The Comelec added that campaigning is prohibited on Apr. 18, 2019 (Maundy Thursday), Apr. 19, 2019 (Good Friday), May 12, 2019 (eve of election day), and on May 13 (election day).
Campaigning abroad will be only until April 12, as the one-month voting period by overseas absentee voters will start on April 13.
Campaign violations constitute an election offense, which carries the penalty of one to six years imprisonment, removal of right to vote, and disqualification from holding public office. (PNA)
DAVAO CITY Vice Mayor Bernard Al-ag has called on the public to cooperate with the strict security measures implemented by the Davao City Police Office (DCPO) and Task Force Davao in the city.
Al-ag is calling the shots at City Hall with Mayor Sara Duterte-Carpio in the contingent of President Rodrigo Duterte’s visit to Israel and Jordan.
Al-ag said the stricter measures are being implemented following the two recent bombing incidents in Isulan, Sultan Kudarat.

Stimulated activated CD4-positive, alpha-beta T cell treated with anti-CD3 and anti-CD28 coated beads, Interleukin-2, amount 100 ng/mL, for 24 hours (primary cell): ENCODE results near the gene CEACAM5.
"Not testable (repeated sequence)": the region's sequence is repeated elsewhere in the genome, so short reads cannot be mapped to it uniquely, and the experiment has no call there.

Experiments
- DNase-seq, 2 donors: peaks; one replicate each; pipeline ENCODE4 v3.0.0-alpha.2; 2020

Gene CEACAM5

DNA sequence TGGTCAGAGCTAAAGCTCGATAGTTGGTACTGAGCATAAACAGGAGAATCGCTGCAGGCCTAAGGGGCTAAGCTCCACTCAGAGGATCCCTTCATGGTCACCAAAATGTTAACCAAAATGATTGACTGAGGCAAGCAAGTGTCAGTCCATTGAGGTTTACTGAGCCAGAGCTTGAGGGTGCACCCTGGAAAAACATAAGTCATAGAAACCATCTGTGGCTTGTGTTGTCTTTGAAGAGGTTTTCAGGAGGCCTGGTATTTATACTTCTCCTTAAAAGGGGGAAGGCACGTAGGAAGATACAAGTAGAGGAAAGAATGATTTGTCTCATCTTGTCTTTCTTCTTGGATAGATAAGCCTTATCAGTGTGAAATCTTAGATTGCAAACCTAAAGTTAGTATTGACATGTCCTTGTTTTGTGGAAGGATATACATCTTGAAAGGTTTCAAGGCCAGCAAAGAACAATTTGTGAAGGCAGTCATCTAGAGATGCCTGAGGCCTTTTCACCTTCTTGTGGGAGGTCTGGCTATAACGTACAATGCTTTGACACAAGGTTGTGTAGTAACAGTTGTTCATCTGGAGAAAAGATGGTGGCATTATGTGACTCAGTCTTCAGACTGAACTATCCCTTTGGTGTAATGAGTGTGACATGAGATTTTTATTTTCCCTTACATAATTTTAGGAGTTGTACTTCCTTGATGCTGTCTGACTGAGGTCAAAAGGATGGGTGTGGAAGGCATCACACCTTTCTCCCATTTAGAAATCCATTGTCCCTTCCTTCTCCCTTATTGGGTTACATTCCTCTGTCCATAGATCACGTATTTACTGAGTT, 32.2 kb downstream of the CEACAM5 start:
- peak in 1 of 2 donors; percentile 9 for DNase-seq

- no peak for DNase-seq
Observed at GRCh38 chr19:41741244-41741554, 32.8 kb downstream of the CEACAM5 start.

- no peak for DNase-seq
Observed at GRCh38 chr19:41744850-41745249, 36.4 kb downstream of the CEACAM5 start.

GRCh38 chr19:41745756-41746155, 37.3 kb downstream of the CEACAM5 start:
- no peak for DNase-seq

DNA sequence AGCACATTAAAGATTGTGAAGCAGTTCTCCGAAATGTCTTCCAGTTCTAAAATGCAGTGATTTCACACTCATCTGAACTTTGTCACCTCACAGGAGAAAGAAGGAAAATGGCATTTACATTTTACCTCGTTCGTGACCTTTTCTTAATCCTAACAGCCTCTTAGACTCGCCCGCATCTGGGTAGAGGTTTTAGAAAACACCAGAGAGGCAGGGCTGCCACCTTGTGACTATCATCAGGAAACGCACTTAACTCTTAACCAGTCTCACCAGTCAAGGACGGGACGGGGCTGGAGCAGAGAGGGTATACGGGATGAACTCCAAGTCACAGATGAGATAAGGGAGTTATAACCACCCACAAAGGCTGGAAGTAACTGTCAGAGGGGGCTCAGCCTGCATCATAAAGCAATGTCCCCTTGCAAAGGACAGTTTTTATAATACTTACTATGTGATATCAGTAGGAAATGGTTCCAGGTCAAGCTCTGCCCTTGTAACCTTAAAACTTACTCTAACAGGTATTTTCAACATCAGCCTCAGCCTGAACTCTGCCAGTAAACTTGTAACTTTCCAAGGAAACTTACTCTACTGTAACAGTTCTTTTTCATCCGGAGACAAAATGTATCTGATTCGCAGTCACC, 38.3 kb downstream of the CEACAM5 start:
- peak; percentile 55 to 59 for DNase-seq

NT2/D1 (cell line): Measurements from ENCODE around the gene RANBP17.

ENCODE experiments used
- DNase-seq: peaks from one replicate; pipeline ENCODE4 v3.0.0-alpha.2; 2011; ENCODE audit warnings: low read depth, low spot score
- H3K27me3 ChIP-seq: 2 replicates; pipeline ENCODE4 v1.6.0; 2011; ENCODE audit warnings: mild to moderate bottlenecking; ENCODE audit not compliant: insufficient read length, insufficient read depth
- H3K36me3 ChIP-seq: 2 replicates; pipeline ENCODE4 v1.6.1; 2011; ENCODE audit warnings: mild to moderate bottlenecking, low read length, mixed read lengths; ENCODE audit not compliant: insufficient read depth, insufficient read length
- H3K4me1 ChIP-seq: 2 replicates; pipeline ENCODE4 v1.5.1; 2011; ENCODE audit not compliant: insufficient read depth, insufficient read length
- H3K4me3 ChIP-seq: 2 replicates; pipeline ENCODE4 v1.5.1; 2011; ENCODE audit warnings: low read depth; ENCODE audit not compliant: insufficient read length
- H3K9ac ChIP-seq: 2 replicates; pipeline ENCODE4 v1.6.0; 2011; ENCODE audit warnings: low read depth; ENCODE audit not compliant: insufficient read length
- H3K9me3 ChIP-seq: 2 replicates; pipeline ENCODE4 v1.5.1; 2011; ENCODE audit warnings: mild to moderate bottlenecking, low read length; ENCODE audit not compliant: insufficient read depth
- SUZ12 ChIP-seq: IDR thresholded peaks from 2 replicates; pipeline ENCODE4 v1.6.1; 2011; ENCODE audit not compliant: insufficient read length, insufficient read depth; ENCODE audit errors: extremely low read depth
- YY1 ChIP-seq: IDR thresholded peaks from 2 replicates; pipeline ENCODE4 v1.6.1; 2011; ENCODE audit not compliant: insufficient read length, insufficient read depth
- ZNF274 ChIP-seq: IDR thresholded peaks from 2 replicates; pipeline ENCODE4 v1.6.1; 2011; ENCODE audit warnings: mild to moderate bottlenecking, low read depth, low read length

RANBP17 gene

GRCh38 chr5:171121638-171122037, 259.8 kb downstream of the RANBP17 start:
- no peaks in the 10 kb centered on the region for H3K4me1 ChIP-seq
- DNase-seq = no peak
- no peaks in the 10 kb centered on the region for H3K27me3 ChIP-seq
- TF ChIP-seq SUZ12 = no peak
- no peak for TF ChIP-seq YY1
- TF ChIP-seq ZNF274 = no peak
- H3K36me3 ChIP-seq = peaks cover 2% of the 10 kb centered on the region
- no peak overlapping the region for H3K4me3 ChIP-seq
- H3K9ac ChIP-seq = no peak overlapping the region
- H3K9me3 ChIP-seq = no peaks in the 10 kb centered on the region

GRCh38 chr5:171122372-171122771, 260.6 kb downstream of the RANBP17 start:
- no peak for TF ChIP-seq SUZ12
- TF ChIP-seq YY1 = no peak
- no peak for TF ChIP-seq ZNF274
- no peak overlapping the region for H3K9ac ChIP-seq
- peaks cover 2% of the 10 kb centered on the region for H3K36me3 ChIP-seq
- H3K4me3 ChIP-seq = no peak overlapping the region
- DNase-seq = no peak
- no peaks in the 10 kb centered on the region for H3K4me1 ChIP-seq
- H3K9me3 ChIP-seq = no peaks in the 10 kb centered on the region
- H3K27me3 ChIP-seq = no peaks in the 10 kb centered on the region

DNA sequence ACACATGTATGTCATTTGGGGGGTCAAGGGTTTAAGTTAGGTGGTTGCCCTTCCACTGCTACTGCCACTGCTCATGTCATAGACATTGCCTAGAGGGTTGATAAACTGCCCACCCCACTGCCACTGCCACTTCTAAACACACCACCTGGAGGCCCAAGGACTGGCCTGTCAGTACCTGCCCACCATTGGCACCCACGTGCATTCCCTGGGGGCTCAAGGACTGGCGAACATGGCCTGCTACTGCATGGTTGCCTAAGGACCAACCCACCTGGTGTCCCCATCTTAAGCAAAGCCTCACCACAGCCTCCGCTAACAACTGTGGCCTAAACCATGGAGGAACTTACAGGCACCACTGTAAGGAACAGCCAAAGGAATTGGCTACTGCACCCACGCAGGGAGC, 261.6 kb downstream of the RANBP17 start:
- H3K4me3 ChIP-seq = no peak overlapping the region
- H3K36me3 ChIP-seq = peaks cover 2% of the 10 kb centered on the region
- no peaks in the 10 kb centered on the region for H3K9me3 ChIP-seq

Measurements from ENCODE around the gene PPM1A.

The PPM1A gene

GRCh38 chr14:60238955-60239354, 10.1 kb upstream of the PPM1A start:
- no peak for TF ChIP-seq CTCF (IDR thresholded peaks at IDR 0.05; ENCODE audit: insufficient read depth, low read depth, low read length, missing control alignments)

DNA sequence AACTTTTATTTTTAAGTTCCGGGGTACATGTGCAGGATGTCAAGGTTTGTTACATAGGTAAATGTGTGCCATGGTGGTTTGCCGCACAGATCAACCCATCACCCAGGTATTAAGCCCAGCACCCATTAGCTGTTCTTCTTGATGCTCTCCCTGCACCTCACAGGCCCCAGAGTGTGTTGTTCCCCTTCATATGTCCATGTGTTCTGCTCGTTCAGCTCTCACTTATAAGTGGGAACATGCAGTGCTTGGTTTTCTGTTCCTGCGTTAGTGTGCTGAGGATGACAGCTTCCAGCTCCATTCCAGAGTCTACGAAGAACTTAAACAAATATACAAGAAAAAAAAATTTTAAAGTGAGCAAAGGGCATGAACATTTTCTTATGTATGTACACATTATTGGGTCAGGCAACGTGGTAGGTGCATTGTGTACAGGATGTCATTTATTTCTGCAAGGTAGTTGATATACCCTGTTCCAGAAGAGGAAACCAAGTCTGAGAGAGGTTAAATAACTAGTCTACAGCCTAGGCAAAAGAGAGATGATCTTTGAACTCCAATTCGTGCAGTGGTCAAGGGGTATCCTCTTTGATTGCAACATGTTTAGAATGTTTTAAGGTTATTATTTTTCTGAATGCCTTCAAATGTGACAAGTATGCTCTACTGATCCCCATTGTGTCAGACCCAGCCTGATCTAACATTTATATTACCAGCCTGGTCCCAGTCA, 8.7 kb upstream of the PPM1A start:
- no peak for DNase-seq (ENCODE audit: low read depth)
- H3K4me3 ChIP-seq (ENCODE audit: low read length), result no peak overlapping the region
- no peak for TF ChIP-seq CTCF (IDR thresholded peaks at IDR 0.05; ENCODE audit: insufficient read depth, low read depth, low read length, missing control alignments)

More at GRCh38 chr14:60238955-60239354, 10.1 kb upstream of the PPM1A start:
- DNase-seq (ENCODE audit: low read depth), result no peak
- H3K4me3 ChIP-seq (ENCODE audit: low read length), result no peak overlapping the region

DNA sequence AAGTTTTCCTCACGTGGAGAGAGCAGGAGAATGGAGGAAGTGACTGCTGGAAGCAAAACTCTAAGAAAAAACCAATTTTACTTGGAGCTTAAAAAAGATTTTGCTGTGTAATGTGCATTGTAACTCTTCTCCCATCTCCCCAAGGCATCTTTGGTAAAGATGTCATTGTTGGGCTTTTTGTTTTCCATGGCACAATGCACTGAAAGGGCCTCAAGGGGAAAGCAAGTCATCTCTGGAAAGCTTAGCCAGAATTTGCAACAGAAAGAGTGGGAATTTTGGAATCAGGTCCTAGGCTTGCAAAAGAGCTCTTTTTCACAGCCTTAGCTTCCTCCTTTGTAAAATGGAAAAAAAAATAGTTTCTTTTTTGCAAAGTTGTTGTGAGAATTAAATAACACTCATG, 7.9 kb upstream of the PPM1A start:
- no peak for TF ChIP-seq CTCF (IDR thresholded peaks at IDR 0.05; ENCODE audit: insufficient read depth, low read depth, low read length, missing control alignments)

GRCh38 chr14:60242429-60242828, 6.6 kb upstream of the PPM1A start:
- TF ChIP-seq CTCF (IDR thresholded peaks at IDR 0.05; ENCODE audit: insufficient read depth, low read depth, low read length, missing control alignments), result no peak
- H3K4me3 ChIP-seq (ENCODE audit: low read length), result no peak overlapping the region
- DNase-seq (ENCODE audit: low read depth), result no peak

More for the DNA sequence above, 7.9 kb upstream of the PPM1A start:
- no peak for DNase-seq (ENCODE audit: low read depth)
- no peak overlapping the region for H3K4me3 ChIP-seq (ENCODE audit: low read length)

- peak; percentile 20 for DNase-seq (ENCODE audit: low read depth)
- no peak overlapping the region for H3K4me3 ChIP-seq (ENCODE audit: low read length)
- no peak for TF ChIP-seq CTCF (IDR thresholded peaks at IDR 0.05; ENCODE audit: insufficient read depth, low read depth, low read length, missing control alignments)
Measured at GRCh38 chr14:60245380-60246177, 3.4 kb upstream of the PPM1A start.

Al-ag, who is acting mayor, said the security measures are aimed at ensuring security, not only for residents but also the city’s visitors.
“We ask for your understanding and please just submit yourself for inspection and cooperate to avoid any delay,” he said.
The vice mayor said the public should expect random checks, especially at the boundary areas where police and soldiers have established checkpoints.
Aside from the inspection at the entry points to the city, Al-ag said there are also random checkpoints inside the city.
“Kung pangayoan mo og ID, please, just give your ID para magpakita sa imong identification because very important sa atoa nga kaila ta mga tao nga mosulod sa atoa (If you are asked to show your ID, just show it because it is very important to us that we know the profile of the people going inside the city),” he said.
Earlier, DCPO Director, Senior Supt. Alexander Tagum, declared a full alert status and tightened security in places of convergence such as malls, areas of worship, bars and even Internet cafes. (PNA)